My favourite aperitivo place is Momart Café. You pay €10 for a cocktail/glass of wine/beer, but you get an amazing buffet of homemade pizza, pasta, cheese, salad and desserts. You can go up to the buffet as many times as you like, but make sure you arrive early to avoid long queues.
Get unlimited bus and metro journeys for €7 a day
Give expensive taxis a miss. Rome's Atac bus and metro network is much more reasonable – a trip anywhere costs a flat rate of €1.50.
If you're staying centrally and walking between attractions, a few single tickets will probably suffice. But if you need to hop on and off transport, a ticket offering unlimited bus and metro travel over a certain period may be worthwhile.
The tickets and passes below are sold at metro stations, most newspaper stands and tabacchi (cigarette shops – look for the blue 'T' sign). They all exclude the express services direct to airports.
- Single tickets at €1.50 each. These are valid for 100 minutes from the moment you board and stamp them, no matter how far you travel. You can use these on any combination of buses, plus one metro ride.
- Making more than five journeys in a day? Get a 24-hour pass. A 24-hour unlimited ticket costs €7, again valid on all buses and metro services. You need to make five or more journeys in that time for this to beat buying individual tickets.
Two (€12.50) and three-day (€18) passes. These work just like the 24-hour pass. The 48-hour pass (€12.50) beats buying individual tickets if you'll make nine or more journeys; the 72-hour pass (€18) if you'll make 12 or more.
A week's unlimited travel for €24. Staying for longer? A week pass is good value at €24. It beats buying individual tickets if you'll make more than 16 journeys on it (roughly at least two per day).
Visitors are often steered towards the Roma Pass, which includes unlimited travel. But do the maths – unless you're visiting pricey attractions anyway, it's not usually worth it.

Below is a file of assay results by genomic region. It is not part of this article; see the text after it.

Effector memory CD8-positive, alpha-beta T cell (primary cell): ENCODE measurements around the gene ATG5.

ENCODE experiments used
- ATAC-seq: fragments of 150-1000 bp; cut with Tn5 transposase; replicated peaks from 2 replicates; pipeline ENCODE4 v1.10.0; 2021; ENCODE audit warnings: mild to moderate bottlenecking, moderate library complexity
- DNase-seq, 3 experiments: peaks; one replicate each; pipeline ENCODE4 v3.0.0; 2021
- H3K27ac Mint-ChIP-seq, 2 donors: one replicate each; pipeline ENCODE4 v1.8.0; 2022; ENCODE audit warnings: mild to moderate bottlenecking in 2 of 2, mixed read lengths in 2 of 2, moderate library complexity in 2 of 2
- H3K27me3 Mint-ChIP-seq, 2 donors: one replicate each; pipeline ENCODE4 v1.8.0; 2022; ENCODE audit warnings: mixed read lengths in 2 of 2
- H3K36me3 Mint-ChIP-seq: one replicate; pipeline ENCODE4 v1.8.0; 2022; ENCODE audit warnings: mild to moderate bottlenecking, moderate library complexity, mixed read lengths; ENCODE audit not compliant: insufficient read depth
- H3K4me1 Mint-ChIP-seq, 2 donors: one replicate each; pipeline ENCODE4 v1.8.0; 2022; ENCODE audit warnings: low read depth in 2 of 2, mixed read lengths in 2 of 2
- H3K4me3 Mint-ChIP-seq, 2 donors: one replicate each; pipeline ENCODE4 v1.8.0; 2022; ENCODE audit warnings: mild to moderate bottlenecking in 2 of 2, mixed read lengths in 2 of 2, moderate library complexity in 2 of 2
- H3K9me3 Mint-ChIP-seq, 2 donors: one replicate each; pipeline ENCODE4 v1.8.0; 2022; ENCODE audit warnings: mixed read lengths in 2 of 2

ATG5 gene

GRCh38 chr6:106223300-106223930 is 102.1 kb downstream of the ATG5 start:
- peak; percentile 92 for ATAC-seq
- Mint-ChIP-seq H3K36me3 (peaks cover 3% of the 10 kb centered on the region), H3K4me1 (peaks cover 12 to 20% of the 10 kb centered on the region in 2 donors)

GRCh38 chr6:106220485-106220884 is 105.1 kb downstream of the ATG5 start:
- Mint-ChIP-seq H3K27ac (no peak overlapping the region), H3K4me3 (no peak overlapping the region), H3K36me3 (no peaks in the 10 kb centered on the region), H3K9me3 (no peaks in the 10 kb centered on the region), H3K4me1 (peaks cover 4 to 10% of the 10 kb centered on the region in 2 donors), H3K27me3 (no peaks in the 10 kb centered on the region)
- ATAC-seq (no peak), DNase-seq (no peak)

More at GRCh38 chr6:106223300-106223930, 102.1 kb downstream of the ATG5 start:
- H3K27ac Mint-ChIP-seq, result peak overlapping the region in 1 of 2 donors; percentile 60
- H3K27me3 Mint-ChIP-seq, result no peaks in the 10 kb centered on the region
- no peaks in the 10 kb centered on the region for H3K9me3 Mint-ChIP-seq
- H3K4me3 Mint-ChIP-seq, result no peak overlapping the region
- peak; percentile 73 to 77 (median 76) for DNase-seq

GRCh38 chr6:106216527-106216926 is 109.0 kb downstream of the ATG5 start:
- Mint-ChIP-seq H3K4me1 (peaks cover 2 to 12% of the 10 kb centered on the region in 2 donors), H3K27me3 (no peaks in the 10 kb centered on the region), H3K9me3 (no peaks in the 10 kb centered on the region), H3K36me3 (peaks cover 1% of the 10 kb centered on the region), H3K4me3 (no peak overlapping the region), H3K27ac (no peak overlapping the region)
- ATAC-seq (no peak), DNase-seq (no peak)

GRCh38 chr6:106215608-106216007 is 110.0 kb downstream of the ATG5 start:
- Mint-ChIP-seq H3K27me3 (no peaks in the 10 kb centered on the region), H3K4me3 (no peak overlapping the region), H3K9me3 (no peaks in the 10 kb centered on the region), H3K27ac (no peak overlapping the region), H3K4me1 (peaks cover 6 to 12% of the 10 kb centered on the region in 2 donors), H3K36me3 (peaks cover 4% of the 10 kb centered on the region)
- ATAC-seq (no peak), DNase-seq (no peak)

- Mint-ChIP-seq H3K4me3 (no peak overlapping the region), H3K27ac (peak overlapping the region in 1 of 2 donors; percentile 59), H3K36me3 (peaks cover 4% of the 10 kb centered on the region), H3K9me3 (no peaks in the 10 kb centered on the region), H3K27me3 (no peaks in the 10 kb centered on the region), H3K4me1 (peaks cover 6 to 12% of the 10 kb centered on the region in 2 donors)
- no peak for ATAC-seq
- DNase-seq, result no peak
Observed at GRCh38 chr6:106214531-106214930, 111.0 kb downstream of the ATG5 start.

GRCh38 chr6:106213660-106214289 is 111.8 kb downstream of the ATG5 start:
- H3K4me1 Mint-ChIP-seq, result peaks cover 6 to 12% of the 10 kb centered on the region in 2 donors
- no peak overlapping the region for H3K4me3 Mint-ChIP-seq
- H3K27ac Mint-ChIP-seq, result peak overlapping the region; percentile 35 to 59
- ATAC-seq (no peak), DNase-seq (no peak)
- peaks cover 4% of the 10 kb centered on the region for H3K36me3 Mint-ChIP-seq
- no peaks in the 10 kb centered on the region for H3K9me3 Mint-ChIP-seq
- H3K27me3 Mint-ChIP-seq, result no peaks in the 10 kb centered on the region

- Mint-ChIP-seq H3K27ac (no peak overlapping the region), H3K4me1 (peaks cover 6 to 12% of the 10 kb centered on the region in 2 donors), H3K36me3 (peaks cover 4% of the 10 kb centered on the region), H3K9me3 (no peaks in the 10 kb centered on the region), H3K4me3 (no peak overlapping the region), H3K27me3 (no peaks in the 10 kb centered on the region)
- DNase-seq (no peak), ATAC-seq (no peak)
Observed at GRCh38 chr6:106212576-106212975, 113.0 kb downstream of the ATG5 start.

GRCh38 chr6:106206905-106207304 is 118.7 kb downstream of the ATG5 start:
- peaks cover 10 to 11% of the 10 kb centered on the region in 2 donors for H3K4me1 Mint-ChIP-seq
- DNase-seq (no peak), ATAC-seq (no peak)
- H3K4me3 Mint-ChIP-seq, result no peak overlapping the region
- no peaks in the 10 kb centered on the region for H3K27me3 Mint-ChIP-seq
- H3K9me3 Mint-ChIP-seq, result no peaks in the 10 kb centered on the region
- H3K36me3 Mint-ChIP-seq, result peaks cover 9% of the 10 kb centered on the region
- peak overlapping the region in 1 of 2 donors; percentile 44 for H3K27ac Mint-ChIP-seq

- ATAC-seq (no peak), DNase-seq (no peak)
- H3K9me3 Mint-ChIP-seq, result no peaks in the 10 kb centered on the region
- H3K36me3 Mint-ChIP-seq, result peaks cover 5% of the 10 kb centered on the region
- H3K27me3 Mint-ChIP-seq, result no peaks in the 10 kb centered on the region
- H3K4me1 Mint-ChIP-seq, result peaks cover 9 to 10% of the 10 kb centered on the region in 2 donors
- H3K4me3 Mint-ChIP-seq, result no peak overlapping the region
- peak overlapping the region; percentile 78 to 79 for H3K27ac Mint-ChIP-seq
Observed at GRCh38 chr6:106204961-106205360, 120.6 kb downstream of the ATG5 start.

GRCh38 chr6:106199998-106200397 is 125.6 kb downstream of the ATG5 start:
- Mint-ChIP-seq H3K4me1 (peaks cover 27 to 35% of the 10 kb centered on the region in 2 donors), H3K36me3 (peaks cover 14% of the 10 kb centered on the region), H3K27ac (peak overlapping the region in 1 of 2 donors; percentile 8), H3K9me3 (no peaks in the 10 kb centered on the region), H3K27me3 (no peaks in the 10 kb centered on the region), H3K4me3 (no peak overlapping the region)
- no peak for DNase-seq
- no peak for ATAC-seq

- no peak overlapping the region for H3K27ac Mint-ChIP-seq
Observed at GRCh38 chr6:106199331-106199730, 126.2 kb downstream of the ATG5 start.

Fill up on free water at drinking fountains – but don't expect it at restaurants
There's no need to pay for water while out and about – grab a bottle and fill it with free ice-cold water from Rome's ubiquitous drinking fountains.
To help, there's even a Rome Water Finder app for Apple and Android that finds nasoni, or fountains, near you.
Sadly, free H20 is not so plentiful in restaurants. When ordering at a restaurant in Rome, asking for tap water is simply not the done thing. The waiter will instead offer a choice between still and sparkling mineral water.
It's always worth a try (ask for 'acqua del rubinetto'), but you may find your request gets declined or 'forgotten'.
Caravaggios, gladiators, Dan Brown sights and more – all FREE one Sunday a month
A host of sights and museums in Rome are free one day a month. Get there just before opening and prepare for a bunfight at more popular attractions. If you have the Roma Pass, you can usually skip to the front of the queue of included attractions even on free Sundays.
Here's what's free when:
- The first Sunday of every month. This covers all state-owned museums. Art lovers shouldn't miss the Borghese Gallery, home to masterpieces by Caravaggio, Titian and Raphael.
Also free is the Colosseum, used for gladiatorial battles in Ancient Rome, though we've heard it gets chocka on these Sundays.
Consider seeking out lesser-known attractions such as the Castel Sant'Angelo National Museum, which features in the Dan Brown novel Angels & Demons. Or stroll around the atmospheric ruins of the Baths of Caracalla. See a full list of included attractions.
- The last Sunday of every month. This covers the Vatican Museums, including the Sistine Chapel. Again, long queues are likely.
Drink your coffee at the bar to save €4
In Rome, coffee is cheaper taken standing up. Drink your espresso or other hot drink at the counter and you can pay just a third of the price you would sitting down at a table.
For example, an espresso might cost €1.50 at the bar, but €4-€5 at the table. In the flashiest areas of town, the difference can be even bigger.
Look for a list behind the counter showing the banco (bar) and tavolo (table) prices.
Service is usually included in the menu price, so you don't need to stick rigidly to the 10% you'd leave at your local Pizza Express.
Assuming you're happy, the standard reward for decent service is to add just a few euros as a token – perhaps €3 on a €50 bill.
As in restaurants, service is included at cafes and bars. There's no need to tip when buying drinks at the bar, but if staff bring drinks to your table, the same rule applies as in restaurants.
Aside from that, tipping etiquette is similar to the UK, so consider a euro or two for a hotel porter and 10% for taxi drivers.
Most flights from the UK to Rome land at Leonardo da Vinci Airport (aka Fiumicino), 16 miles to the west of the city centre, or Ciampino, about 10 miles southeast.
While it's tempting to just jump in a cab, that can cost €40 to €50 from Fiumicino or €30 to €40 from Ciampino. So check out the alternatives: